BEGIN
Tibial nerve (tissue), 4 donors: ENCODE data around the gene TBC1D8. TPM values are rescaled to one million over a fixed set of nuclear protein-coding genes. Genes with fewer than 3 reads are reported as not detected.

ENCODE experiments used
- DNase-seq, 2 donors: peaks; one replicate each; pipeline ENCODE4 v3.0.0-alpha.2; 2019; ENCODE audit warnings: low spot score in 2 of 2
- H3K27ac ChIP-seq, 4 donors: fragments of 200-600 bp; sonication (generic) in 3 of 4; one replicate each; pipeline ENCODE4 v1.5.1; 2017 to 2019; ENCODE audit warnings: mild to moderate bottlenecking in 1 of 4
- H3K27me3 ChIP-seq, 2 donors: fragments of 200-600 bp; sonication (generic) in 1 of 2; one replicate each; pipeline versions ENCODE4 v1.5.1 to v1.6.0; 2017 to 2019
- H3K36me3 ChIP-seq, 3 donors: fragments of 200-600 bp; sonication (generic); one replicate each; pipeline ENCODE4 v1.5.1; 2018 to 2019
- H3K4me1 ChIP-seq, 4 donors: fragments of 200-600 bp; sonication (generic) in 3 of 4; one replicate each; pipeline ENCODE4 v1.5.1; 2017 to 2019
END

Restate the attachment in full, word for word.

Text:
Tibial nerve (tissue), 4 donors: ENCODE data around the gene TBC1D8. TPM values are rescaled to one million over a fixed set of nuclear protein-coding genes. Genes with fewer than 3 reads are reported as not detected.

ENCODE experiments used
- DNase-seq, 2 donors: peaks; one replicate each; pipeline ENCODE4 v3.0.0-alpha.2; 2019; ENCODE audit warnings: low spot score in 2 of 2
- H3K27ac ChIP-seq, 4 donors: fragments of 200-600 bp; sonication (generic) in 3 of 4; one replicate each; pipeline ENCODE4 v1.5.1; 2017 to 2019; ENCODE audit warnings: mild to moderate bottlenecking in 1 of 4
- H3K27me3 ChIP-seq, 2 donors: fragments of 200-600 bp; sonication (generic) in 1 of 2; one replicate each; pipeline versions ENCODE4 v1.5.1 to v1.6.0; 2017 to 2019
- H3K36me3 ChIP-seq, 3 donors: fragments of 200-600 bp; sonication (generic); one replicate each; pipeline ENCODE4 v1.5.1; 2018 to 2019
- H3K4me1 ChIP-seq, 4 donors: fragments of 200-600 bp; sonication (generic) in 3 of 4; one replicate each; pipeline ENCODE4 v1.5.1; 2017 to 2019